If as Microsoft’s Kirill Tatarinov says, no serious organizations are doing cloud ERP, then someone’s yet to let Dell and Deloitte in on the news as they’ve last week scaled up their involvement with NetSuite on just that front.
Actually Tatarinov did some ‘repositioning’ of his comments over the weekend – check here around the 15.50 mark – which caused me to smile ruefully at the analyses offered by Frank Scavo and Naomi Bloom:
I look forward to see what comes out of the Convergence conference in Atlanta this week on this matter.
But for now, back to Dell, Deloitte and NetSuite.
Dell and NetSuite have announced a services partnership deal which the two pitch as creating a complete end-to-end ERP solution that can span from the customers’ data centers to the cloud.
For NetSuite, the deal will mean access to Dell’s larger enterprise customers, with Dell touting its domain expertise in healthcare, financial services, retail, manufacturing, and e-commerce sectors as a complement to NetSuite’s own interests.
I caught up with NetSuite CEO Zach Nelson earlier today who told me:
“The deal is with Dell’s services unit, the old Perot Systems group. It’s a reseller deal where they can take NetSuite to market and own the customer relationship. Usually we take the contact with the customer, but in this case Dell is at the front of the NetSuite offering.
“It’s also important in showing just how much the world has changed in the cloud. Fifteen years ago when I was at McAfee, hardware firms had no interest in offering software and services. Now that has all changed.”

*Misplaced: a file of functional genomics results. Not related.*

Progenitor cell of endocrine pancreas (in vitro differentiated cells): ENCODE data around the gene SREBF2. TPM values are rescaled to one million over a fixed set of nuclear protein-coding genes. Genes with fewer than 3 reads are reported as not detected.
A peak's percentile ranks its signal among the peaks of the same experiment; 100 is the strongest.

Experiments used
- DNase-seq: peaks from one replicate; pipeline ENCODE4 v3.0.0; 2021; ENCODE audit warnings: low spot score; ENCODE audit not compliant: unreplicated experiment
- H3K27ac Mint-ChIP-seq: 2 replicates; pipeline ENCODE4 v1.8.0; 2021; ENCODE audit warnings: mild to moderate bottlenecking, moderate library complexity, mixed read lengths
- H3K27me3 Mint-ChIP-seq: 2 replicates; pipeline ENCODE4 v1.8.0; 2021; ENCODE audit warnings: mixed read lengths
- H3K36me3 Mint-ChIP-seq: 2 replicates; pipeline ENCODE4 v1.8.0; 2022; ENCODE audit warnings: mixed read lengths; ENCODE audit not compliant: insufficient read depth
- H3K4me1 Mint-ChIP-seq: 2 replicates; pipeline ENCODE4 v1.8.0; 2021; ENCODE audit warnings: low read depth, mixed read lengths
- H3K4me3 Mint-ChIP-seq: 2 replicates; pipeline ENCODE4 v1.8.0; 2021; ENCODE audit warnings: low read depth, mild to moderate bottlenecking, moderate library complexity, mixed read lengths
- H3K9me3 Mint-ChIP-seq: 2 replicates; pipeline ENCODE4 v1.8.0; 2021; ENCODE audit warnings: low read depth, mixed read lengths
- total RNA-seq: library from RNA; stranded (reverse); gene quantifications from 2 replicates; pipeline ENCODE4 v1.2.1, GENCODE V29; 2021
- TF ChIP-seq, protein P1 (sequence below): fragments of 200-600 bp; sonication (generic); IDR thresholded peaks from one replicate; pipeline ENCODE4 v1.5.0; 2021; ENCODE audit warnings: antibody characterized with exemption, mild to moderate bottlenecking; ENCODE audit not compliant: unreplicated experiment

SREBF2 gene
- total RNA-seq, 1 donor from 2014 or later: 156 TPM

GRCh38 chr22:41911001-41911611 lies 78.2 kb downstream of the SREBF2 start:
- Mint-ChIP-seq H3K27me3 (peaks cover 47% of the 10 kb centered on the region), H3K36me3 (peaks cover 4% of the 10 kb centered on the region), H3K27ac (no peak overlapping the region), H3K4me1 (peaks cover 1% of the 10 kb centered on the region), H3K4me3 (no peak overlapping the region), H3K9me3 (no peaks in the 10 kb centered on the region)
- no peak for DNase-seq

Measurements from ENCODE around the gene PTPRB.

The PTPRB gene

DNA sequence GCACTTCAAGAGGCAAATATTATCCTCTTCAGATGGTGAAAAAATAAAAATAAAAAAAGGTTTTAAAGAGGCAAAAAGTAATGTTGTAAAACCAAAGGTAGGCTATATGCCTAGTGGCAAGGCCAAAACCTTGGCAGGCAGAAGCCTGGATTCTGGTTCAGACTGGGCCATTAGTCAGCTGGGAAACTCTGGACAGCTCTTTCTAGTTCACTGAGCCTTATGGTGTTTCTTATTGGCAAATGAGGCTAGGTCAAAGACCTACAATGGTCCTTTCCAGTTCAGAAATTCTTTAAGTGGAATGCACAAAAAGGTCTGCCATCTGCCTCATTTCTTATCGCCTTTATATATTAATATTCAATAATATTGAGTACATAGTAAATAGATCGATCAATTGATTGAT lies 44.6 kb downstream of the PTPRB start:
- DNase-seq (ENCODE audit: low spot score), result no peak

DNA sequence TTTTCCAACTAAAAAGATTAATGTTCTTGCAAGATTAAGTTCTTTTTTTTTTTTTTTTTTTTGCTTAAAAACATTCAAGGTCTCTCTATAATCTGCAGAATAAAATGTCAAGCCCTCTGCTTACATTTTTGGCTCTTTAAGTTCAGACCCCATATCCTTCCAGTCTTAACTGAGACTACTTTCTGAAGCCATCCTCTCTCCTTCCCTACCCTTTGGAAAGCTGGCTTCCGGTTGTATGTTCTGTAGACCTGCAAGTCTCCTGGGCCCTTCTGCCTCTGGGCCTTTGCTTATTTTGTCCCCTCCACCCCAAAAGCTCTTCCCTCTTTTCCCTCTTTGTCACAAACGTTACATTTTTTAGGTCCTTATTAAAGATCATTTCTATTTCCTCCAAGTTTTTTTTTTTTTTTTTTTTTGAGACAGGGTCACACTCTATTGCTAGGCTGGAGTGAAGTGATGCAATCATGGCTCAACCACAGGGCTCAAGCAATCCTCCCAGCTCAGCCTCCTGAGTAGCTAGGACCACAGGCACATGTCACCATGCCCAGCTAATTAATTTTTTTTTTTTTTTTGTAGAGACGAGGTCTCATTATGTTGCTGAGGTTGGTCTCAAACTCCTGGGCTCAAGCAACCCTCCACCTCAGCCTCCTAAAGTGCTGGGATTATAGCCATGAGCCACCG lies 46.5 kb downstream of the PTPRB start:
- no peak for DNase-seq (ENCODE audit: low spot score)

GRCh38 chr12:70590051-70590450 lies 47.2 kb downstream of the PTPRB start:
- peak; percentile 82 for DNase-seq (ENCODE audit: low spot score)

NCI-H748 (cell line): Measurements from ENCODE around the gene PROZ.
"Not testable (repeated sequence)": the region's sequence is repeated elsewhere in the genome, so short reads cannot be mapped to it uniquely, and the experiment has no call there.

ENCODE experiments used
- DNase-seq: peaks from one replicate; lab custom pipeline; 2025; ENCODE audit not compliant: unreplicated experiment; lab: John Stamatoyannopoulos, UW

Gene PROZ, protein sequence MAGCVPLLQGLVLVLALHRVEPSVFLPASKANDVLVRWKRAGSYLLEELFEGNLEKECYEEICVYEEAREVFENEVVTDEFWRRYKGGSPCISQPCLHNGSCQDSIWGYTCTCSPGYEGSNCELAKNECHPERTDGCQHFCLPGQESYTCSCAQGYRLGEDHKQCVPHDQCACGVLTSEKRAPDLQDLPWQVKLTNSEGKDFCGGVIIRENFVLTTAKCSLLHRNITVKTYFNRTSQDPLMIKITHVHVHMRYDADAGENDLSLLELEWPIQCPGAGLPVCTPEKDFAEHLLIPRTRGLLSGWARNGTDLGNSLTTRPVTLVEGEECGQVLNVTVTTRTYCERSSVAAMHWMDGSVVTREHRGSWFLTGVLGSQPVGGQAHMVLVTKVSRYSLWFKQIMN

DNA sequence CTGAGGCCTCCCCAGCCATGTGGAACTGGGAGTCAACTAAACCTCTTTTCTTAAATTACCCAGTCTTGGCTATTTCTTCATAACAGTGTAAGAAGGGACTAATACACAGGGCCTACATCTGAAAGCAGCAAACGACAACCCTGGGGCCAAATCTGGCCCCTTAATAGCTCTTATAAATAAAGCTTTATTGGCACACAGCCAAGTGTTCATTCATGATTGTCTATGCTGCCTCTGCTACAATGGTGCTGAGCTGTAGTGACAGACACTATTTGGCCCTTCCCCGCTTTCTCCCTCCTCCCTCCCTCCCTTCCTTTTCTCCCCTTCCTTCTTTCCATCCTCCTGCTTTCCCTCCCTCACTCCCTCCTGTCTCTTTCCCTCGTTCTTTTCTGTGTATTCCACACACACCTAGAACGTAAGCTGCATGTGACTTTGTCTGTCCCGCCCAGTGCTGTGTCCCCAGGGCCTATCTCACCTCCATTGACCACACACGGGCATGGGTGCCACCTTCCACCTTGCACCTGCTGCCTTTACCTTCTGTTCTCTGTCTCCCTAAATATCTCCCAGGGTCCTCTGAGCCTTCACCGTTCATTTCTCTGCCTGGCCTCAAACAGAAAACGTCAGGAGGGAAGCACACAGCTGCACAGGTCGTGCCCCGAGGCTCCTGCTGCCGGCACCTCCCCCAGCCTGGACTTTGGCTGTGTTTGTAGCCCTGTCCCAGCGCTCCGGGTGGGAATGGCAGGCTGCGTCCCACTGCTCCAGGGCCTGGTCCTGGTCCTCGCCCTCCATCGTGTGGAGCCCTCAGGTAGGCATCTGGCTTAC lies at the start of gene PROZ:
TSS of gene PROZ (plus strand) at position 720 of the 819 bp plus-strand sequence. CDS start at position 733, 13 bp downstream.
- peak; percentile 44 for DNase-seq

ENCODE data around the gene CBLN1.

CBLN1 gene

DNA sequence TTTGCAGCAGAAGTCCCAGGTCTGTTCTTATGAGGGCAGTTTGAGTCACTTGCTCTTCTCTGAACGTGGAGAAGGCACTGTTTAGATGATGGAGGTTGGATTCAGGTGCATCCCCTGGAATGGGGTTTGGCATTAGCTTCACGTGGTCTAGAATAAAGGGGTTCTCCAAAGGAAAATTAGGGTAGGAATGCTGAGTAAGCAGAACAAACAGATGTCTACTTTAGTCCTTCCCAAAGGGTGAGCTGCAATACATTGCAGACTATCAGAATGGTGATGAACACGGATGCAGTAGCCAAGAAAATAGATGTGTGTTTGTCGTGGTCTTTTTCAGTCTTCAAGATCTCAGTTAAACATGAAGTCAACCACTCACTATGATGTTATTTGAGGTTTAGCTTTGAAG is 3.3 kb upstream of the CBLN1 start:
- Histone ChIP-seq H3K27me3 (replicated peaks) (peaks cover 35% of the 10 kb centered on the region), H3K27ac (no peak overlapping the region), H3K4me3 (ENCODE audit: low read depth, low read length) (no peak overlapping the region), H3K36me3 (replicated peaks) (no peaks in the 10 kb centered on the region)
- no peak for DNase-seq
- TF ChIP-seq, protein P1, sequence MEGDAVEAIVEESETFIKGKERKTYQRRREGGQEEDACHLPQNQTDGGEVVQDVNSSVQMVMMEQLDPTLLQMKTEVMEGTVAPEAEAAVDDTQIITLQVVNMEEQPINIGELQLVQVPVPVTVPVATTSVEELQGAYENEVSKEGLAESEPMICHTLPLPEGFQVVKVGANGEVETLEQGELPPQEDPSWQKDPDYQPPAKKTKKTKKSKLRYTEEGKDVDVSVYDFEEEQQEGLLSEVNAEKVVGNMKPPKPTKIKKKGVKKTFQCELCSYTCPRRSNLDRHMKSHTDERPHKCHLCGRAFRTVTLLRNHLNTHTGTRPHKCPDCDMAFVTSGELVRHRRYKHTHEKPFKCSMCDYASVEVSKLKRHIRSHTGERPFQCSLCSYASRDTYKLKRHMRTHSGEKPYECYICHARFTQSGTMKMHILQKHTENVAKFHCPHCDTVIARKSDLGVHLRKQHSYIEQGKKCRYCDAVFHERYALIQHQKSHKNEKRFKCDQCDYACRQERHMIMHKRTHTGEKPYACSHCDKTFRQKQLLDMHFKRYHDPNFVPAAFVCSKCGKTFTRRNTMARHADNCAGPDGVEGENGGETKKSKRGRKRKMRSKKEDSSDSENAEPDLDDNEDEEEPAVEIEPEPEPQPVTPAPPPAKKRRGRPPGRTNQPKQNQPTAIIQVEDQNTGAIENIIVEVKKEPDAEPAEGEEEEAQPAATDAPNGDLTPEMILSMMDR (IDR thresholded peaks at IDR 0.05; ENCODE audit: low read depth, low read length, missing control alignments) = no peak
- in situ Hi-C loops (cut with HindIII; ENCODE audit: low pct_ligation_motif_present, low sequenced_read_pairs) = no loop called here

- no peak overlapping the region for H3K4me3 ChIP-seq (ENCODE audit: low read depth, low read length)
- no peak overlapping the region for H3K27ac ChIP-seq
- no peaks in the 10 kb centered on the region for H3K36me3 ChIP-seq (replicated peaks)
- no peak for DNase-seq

NetSuite’s Deloitte relationship is another tool to help reach further into the enterprise, he added:
“This relationship comes out of our enterprise organisation with our team and their team going to the market jointly. We have had some really strong regional activity with Deloitte, especially in the UK. Now we’re making that global. We have already done client engagements with Deloitte and we’re formalising that.
“There are opportunities here in single tier running NetSuite everywhere, two-tier and through the Deloitte Digital practice to bring the ERP side of the world together with the ecommerce side. That’s important because the future of ERP is digital commerce and taking the internal operations of systems to become customer-facing.”
As for Tatarinov’s comments, Nelson has made his views known over the past week or so to various media outlets and clearly sees Microsoft as having shot itself in the corporate foot to a large degree:
“He’s tried to clarify it several times now and I’m now even more confused by what he was trying to say.
“At one level, he was trying to say that cloud doesn’t work for large companies – or what he calls serious companies. The Microsoft audience is then non-serious sized companies like the Great Plains customers. If the guy running Microsoft’s Great Plains group is not interested in those companies, then that’s great news for us.
“His second view was that companies are not using cloud ERP for end to end functions. That’s all people use us for, not just to do accounting. People use us to run complete business processes.
“This is just the classic problem that all client server ERP vendors face. They think that they’re still stuck inside the client server world. I was wasn’t surprised he believes this, but I was surprised to hear him articulate it.”
With Convergence about to kick off, I’m anticipating some ‘come hither’ temptations for Great Plains and Navision customers to come from NetSuite over the next few days.
Elsewhere the Dell and Deloitte relationships are another sign that NetSuite is trying to flesh out its partner networks with some useful enterprise allies.